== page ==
The hardware system 200 may include a display system 212 for connecting to a display device 214, and an input/output (I/O) system 216 for connecting to one or more I/O devices 218, 220 up to N number of I/O devices 222. The display system 212 may comprise a video display adapter having all of the components for driving the display device, including video random access memory (VRAM), buffer, and graphics engine as desired. The display device 214 may comprise a cathode ray-tube (CRT) type display such as a monitor or television, or may comprise alternative type of display technologies such as a liquid-crystal display (LCD), a light-emitting diode (LED) display, or a gas or plasma display. The input/output system 216 may comprise one or more controllers or adapters for providing interface functions between the one or more I/O devices 218-222. For example, the input/output system 216 may comprise a serial port, parallel port, infrared port, network adapter, printer adapter, radio-frequency (RF) communications adapter, universal asynchronous receiver-transmitter (UART) port, etc., for interfacing between corresponding I/O devices such as a mouse, joystick, trackball, trackpad, trackstick, infrared transducers, printer, modem, RF modem, bar code reader, charge-coupled device (CCD) reader, scanner, compact disc (CD), compact disc read-only memory (CD-ROM), digital versatile disc (DVD), video capture device, touch screen, stylus, electroacoustic transducer, microphone, speaker, etc. The input/output system 216 and I/O devices 218-222 may provide or receive analog or digital signals for communication between the hardware system 200 of the present invention and external devices, networks, or information sources. The input/output system 216 and I/O devices 218-222 preferably implement industry promulgated architecture standards, including Ethernet IEEE 802 standards (e.g., IEEE 802.3 for broadband and baseband networks, IEEE 802.3z for Gigabit Ethernet, IEEE 802.4 for token passing bus networks, IEEE 802.5 for token ring networks, IEEE 802.6 for metropolitan area networks, and so on), Fibre Channel, digital subscriber line (DSL), asymmetric digital subscriber line (ASDL), frame relay, asynchronous transfer mode (ATM), integrated digital services network (ISDN), personal communications services (PCS), transmission control protocol/Internet protocol (TCP/IP), serial line Internet protocol/point to point protocol (SLIP/PPP), and so on. It should be appreciated that modification or reconfiguration of the hardware system 200 of FIG. 5 by one having ordinary skill in the art would not depart from the scope or the spirit of the present invention.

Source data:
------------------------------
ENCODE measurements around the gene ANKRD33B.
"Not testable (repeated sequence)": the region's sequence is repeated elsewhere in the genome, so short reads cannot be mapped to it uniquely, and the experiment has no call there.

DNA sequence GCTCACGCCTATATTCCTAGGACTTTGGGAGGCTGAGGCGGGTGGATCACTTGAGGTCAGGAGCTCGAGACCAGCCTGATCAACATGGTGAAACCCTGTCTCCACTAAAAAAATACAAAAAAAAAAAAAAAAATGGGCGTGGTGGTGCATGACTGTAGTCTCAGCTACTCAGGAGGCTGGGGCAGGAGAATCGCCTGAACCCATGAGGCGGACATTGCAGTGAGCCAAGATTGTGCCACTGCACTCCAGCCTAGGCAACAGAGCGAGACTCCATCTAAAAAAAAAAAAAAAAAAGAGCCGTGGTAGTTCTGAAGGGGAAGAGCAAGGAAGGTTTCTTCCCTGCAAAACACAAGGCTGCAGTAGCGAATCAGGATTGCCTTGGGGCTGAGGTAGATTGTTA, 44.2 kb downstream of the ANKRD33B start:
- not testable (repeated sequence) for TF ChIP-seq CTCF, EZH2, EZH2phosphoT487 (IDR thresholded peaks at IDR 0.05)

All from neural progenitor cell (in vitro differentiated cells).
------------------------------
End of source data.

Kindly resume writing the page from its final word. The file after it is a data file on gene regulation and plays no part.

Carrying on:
The adaptive shutdown system and method of the present invention may be utilized to effect a non-catastrophic shutdown and/or reset of an information handling system as described in connection with FIGS. 1 through 5 by automatically determining the time interval required for the information handling system to reach a safe shutdown, and then effecting such a shutdown. This may be accomplished, for example, by continually calculating the time interval necessary to close all user applications and store all information stored in volatile memory locations to non-volatile memory locations (e.g., disk drives, etc.). In order to calculate this time interval, heuristics may be determined for various operating systems, applications, application environments, and the like. Integration of the present invention in an information handling system may determined by the particular environment (e.g., UPS (Uninterruptable Power Supply) environment, fault tolerant CPU (Central Processor Unit) shutdown environment, or the like) employed by the system.